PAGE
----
More regulatory change mandating advance data transmission is under way. In October, the US Senate agreed on legislation for the US Postal Service to send advance electronic data on incoming international shipments to CBP.
This legislation was prompted by mounting alarm over dangerous drugs moving through the mail system. For airlines they constitute one more cause for screening of mail, alongside the more immediate concern of lithium batteries and other dangerous substances being shipped through mail without proper documentation and packaging.
“It’s not a huge challenge, but it does come with some additional work,” comments Vance. “We follow IATA guidelines, and we work with the posts on ensuring compliance.”
Lufthansa x-rays mail. If a shipment slips through the postal control mechanisms and is identified during x-ray at acceptance, it is sorted out and rejected. Depending on agreements with postal agencies, single shipments may be removed, but in most cases the whole receptacle is rejected.
The mandate to submit data electronically ahead of shipment reinforces the push for scanning of mail and electronic capture and transmission of information. Both elements are chiefly driven by the desire of postal operators to achieve better visibility of shipment status.
“Certain postal services require more scans. We will begin to roll out full-scale scanning this year,” remarks Strauss. Requirements for quality and visibility have continued to rise, notes Gorospe. Lufthansa uses handheld scanners at the receptacle level.
To achieve better transparency along the process, the airline has implemented scanning technology in 60 major stations. This is linked to a dedicated mail handling system that was introduced in 2007. It consists of a scanning/data capture module and a central database for data and quality analysis.
Qatar Airways rolled out an automated mail management system across more than 50 stations in its network last year, and management plans to extend this to more points in 2019.
In addition, the carrier has integrated Descartes’ Velocity Mail solution with its in-house cargo management system for electronic data interchange messaging and real-time track and trace. This automates the chain from origin to final destination, according to the airline.
Besides an increased level of scanning, American has also deployed more technology for internal processes, says Vance. He is looking forward to the full implementation of the airline’s new cargo IT platform replacing its legacy system. “This will transform how we utilise data from scanning. It will enable better analytics, better utilisation of capacity,” he comments.
For Lufthansa the objective of the digitisation drive is the elimination of paper from the mail flow, says Gorospe.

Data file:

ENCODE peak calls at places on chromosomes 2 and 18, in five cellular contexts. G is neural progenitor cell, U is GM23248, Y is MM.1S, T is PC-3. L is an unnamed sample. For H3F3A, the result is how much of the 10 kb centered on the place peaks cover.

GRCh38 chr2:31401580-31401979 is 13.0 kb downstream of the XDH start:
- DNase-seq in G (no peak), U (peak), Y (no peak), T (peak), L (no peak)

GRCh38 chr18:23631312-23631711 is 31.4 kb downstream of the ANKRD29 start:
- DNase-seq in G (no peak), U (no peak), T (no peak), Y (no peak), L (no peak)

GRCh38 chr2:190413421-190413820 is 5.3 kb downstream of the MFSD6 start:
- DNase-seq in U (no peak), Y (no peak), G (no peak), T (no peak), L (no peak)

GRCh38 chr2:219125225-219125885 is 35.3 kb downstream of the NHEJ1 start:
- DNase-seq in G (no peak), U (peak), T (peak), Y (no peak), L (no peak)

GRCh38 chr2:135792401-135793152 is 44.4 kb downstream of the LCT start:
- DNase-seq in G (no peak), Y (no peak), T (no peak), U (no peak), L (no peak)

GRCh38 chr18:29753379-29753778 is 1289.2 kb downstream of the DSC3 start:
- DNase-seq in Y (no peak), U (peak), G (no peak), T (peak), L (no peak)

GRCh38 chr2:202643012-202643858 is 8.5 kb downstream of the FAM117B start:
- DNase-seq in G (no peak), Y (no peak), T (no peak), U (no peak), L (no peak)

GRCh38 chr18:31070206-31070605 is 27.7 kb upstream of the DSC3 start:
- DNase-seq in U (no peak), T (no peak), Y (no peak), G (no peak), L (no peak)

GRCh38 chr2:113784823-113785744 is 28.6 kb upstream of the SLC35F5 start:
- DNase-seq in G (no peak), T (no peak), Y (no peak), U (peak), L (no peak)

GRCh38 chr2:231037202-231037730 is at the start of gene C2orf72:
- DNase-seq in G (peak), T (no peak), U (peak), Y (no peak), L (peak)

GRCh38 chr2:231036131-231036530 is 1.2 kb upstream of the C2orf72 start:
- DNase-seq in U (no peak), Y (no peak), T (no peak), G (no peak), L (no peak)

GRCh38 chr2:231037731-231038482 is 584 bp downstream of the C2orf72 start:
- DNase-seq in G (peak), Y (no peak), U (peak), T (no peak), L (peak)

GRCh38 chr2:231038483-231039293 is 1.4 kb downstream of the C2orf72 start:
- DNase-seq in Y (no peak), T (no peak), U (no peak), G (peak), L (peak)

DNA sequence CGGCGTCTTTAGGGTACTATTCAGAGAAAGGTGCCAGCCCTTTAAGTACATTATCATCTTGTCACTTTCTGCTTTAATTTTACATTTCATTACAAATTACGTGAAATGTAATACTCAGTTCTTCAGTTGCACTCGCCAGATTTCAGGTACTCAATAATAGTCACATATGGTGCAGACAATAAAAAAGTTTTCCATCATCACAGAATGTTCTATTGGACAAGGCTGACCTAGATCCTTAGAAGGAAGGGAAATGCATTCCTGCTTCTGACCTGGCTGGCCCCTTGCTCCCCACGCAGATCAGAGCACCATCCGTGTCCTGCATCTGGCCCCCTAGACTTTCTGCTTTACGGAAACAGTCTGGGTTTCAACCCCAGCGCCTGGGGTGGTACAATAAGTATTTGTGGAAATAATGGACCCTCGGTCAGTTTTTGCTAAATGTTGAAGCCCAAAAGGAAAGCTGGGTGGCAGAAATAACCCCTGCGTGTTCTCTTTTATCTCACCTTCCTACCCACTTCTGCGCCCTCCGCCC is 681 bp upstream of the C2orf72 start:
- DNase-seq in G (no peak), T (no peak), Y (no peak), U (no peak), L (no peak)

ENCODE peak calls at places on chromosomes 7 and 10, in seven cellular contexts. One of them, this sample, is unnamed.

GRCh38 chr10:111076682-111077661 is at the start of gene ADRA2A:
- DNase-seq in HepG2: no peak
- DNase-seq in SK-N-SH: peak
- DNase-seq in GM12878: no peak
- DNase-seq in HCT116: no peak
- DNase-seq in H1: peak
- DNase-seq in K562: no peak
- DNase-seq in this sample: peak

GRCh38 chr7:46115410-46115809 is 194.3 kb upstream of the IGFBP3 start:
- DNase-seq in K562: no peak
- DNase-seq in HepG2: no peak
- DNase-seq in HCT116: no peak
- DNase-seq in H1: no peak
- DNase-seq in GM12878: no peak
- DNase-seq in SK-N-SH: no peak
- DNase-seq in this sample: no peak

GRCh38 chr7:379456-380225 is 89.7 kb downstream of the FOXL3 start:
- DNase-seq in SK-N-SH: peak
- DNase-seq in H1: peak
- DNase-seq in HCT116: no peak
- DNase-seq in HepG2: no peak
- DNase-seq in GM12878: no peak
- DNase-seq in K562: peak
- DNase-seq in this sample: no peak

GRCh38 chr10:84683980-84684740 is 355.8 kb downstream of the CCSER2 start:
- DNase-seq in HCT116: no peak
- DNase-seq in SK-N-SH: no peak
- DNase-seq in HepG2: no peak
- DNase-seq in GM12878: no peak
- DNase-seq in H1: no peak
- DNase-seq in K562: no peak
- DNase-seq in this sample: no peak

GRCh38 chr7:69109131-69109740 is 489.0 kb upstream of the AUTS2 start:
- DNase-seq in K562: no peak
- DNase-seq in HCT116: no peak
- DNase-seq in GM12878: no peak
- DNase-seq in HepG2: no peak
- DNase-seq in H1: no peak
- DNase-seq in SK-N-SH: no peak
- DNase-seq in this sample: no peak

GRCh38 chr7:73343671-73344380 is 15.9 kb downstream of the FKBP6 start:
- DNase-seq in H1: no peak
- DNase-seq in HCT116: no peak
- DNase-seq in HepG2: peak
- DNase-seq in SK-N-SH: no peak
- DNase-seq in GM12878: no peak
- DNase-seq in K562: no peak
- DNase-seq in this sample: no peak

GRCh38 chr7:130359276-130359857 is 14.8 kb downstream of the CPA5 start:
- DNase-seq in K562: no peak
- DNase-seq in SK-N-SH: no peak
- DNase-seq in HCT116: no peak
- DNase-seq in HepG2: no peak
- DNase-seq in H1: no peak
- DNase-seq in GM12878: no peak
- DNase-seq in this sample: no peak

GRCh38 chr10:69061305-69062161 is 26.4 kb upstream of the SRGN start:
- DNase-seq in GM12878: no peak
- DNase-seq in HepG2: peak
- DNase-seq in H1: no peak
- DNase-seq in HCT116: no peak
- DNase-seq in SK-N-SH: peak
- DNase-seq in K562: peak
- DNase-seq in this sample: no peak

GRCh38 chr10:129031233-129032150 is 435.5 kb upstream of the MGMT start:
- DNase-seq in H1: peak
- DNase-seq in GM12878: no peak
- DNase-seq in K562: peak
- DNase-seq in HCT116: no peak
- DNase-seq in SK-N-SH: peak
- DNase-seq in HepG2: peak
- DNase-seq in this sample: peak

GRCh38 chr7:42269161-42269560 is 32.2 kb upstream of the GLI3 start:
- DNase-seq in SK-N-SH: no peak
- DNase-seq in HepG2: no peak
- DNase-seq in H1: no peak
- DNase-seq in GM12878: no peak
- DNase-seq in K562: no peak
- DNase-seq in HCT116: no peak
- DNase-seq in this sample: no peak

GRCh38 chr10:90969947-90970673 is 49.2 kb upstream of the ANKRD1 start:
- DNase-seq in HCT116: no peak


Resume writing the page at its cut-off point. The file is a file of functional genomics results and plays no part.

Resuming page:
Airlines’ need for automation and improved connectivity is good news for technology provider Descartes, who certainly saw an opportunity when it decided to spend $25.5 million on the acquisition of Velocity Mail, provider of an electronic transportation network that links air carriers with postal agencies, and offers scanning and tracking capabilities.
“It was a significant investment to engage with mail,” reflects Berry. “To be competitive and meet the conditions of the postal service and consumer needs, you need more visibility, more data points. It is a barrier to entry for sure. We got out of it at some point because of the requirements.”
Is the investment worthwhile? E-commerce may be the fastest growing air freight commodity, but it is not the most lucrative. “It’s nothing to write home about in terms of yield,” comments Berry. “E-commerce margins are not as good as regular cargo,” remarks Strauss. He adds that some postal operators still equate volume with growth while selling their offerings at lower rates.
These may be well below the air freight rate on the route involved. “We may have cut ourselves out of some business by pricing appropriately,” he reflects. Mail pricing aside, getting good yields out of parcels that contain more air than content certainly is a challenging proposition.
“Density of mail is a big topic for us. We have to adjust our planning, especially our operational planning,” remarks Gorospe. “Mail is still based on weight. This will have an impact with capacity access.”
Despite less than stellar yields, mail remains attractive. “As it takes up more space, do you get the yield for it?” asks Strauss. “But it absorbs capacity,” he adds. “Mail is consistent. It is predictable, reliable volumes. You balance it with other cargo,” says Berry. “We were a very ‘peaky’ airline.
Mail gives us a consistent flow year-round, which helps us smooth out our volumes.” American has no intention of backing away from mail. “We value our relationship with the postal service and look to grow in this segment,” concludes Vance.